• Series: Vintage International Series
  • Edition description: Reprint
  • Pages: 448
  • Sales rank: 999,404
  • Product dimensions: 5.20 (w) x 8.00 (h) x 1.00 (d)

Meet the Author

A. S. Byatt
A.S. Byatt, author of the Booker Prize-winning Possession, is internationally acclaimed as a novelist, short story writer and critic. Her most recent fiction outside this tetralogy is The Biographer’s Tale, a novel, and Elementals, a collection of short stories. She was created a Dame of the British Empire in 1999.
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    1. Also Known As:
      Antonia Susan Drabble Byatt (full name)
    2. Hometown:
      London, England; France
    1. Date of Birth:
      August 24, 1936
    2. Place of Birth:
      Sheffield, England
    1. Education:
      B.A., Newnham College, Cambridge, 1957; graduate study at Bryn Mawr College and Somerville College

Read an Excerpt

Chapter 1

... “This is the last tree,” said the thrush. The last tree was a dwarf thorn, its black branches shaped one way by the wind, pointing back the way they had come. “Formerly,” said the thrush, “there was a last tree further out. And in earlier times there was a stunted wood, the Krumholz. The waste is advancing.”

They looked into iron twilight. They could barely make out the bluff where the wood had once been rooted.

“No one goes out there,” said the thrush. “In former days, there were travellers, until winter set in. But now they are afraid of the Whistlers. The winters have lengthened. And in the light days the land is infested by the Whistlers.”

“The place we seek is on the other side,” said Artegall. “According to the maps and the histories. We must go, and quickly, before winter sets in.”

“And before the hunters catch up with us,” said Mark.

“No one has set out, or come from there, in my life-time,” said the thrush, fluffing out his spotted feathers. His life-time was not very long, and his territory was small. He was a wiry, thick-quilted thrush.

“What is the land like?” asked Artegall.

“Scrub and stones, mosses, and lichens, deep pools with ice-covers, frozen rivers. There are white creatures there, I've been told, that scutter in the snow and hide in holes. And slick, grey efts, in the pools. They used to say the lichens were edible, if not palatable. All hearsay. I haven't been there.”

“And the Whistlers?”

“No one has seen them andlived,” said the thrush. “Indeed, to hear them is mostly fatal. They fly or glide like grey shadows and make a sound--a sound--”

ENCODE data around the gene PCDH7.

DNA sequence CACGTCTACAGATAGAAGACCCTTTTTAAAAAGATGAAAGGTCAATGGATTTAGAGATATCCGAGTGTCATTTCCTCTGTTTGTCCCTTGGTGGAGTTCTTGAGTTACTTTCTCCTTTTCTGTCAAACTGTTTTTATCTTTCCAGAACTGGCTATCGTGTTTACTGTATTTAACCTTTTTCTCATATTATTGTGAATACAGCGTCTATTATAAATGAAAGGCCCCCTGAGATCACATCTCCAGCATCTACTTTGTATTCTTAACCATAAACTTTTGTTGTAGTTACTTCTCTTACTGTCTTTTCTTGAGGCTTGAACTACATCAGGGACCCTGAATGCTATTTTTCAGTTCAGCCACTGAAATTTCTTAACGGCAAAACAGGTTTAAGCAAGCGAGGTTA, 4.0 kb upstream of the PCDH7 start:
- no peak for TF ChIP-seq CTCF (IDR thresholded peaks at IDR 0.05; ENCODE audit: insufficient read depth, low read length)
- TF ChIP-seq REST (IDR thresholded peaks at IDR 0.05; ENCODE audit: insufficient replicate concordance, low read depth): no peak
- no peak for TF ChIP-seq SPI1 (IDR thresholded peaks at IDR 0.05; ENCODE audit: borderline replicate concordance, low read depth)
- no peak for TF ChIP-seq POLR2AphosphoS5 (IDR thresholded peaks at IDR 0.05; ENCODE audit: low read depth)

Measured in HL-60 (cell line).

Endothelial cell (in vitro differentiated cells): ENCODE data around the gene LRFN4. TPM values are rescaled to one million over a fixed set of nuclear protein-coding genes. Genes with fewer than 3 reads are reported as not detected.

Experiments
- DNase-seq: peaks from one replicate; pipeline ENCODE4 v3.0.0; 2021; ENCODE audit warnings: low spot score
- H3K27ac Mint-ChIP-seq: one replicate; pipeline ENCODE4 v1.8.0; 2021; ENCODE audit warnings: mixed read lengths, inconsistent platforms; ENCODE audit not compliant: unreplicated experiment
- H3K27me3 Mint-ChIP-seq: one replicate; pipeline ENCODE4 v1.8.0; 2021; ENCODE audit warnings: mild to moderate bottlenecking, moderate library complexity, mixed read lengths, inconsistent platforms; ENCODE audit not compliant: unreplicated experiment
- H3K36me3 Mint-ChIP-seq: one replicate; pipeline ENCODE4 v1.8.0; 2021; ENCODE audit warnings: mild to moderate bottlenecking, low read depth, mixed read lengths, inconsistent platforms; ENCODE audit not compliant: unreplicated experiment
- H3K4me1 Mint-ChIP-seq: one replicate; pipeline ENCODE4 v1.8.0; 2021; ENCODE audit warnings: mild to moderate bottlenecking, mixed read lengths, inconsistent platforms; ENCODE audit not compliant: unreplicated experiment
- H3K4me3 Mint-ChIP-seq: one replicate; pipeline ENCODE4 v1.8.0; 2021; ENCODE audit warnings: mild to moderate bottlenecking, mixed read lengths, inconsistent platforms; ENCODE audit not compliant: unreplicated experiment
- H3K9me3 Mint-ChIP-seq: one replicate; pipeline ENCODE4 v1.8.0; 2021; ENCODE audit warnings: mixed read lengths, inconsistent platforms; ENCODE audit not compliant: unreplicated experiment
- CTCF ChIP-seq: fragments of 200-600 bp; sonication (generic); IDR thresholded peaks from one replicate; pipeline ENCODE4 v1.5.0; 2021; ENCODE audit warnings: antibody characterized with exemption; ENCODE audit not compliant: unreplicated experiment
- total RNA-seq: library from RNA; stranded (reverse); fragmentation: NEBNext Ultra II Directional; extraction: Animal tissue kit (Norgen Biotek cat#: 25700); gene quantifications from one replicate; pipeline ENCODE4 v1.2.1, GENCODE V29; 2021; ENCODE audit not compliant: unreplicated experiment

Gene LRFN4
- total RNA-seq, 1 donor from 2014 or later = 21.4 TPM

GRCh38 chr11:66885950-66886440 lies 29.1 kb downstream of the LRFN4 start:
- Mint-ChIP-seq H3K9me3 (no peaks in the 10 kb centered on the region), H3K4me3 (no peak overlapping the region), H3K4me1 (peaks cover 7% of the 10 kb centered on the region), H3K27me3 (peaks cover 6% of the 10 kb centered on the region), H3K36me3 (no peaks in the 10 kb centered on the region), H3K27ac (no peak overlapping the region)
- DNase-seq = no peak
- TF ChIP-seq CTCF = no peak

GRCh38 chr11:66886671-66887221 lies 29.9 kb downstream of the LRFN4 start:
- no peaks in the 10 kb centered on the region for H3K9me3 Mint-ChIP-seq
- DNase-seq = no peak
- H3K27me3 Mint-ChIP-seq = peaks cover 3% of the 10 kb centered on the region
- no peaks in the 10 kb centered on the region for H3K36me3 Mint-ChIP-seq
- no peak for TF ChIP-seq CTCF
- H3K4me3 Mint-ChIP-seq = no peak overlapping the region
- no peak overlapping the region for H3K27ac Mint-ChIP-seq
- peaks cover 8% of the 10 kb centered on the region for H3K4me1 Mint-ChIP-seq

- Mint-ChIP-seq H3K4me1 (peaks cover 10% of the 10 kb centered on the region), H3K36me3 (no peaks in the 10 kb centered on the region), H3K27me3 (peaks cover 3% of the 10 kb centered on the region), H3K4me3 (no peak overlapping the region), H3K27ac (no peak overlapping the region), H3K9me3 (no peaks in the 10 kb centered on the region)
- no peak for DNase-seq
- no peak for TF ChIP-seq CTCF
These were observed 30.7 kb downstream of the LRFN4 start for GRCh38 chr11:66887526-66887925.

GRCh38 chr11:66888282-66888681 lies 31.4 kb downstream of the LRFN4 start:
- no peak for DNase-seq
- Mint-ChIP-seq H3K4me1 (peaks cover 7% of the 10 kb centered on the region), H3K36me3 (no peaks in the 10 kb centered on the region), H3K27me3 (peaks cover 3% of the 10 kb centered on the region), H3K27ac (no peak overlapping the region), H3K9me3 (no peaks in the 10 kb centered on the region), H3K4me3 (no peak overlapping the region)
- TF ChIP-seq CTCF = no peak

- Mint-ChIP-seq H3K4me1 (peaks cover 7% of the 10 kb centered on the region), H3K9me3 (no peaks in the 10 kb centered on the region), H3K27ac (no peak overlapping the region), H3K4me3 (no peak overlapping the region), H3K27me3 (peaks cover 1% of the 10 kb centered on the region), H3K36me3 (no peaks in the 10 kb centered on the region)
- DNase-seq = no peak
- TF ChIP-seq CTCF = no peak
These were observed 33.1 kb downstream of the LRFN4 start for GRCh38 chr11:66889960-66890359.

“A sound?”

“So it is said, a high, whistling sound, at the extreme edge of what any creature can hear, yet all must hear it. A dog can hear whistles that you hear as disturbed silence. But these creatures have the power to pierce any ear--bird and man, bear and snowcock, even your sleeping stone reptile who appears to be lifeless.”

Artegall looked at Dracosilex, who had shown no sign of life since the Bale Fires of the last village.

“I could do with his counsel,” said Artegall. “If he could be wakened.”

“If the Whistlers woke him,” said the thrush, “you would not live to hear his counsel. And your bones would be picked in an instant.”

They built a shelter near the last tree, and set up their tents, before night fell. Noises howled and hummed round them, fine, glassy sounds and a regular quavering boom, and the icy blasts of the wind, blowing and flowing over the dry rattling twigs of the last tree. There were also shrill notes that could have been whistling, human or inhuman. Mark said that he had heard that the porpoises and the dolphins sang to each other in the blue summer waters of the south, from which they had come. “There is needles and knives in this wind,” said Dol Throstle. “And talons and claws.” They chewed dried meat, and sweet dried grapes, too few, gone too quickly.

In the morning a fine dry snow fell, gusting and eddying in the wind. They could not see very far. They discussed who should scout and who should stay. Mark asked if Artegall's geography books had contained maps of this land. There were a few maps of the Northern Empire, he said, vague shapeless spaces with a few rivers and many drawings of fabulous beasts, with twenty legs, or curving claws. It was written, White Waste. I remember one or two trails without issue, and arrows pointing out of the page, To the North. The pages were very richly decorated, bordered with golden apples and crimson cherries and emerald vine-leaves. And iron axes, and flakes of fire.

Dol Throstle remembered how Mark the page-boy had mocked the young prince at the outset, with his stories of the books of venery, history, geography, dutifully committed to memory in the study-prison of his white tower in the south. And how Artegall's knowledge had led them through forests, and his languages had made it possible to speak to strangers, and his books of tracking and stalking had found food in hard places. And Mark for his part had taught Artegall the knack of tickling trout, and stealing from bees, and chattering like a naif lad to soldiers in inns. And now they were no longer prince and whipping-boy and nursemaid, but three leathery, weathered creatures, all muscle and quickened eyes, bundled in borrowed skins. A snake had taught Artegall the language of the beasts, but they were all, Dol thought, part of the animal kingdom now, they could melt into woodland like foxes, lie lost in grassland like hares, they could flow along hillsides like wolves.

Mark said they could not travel at night, using the stars, because of the cold.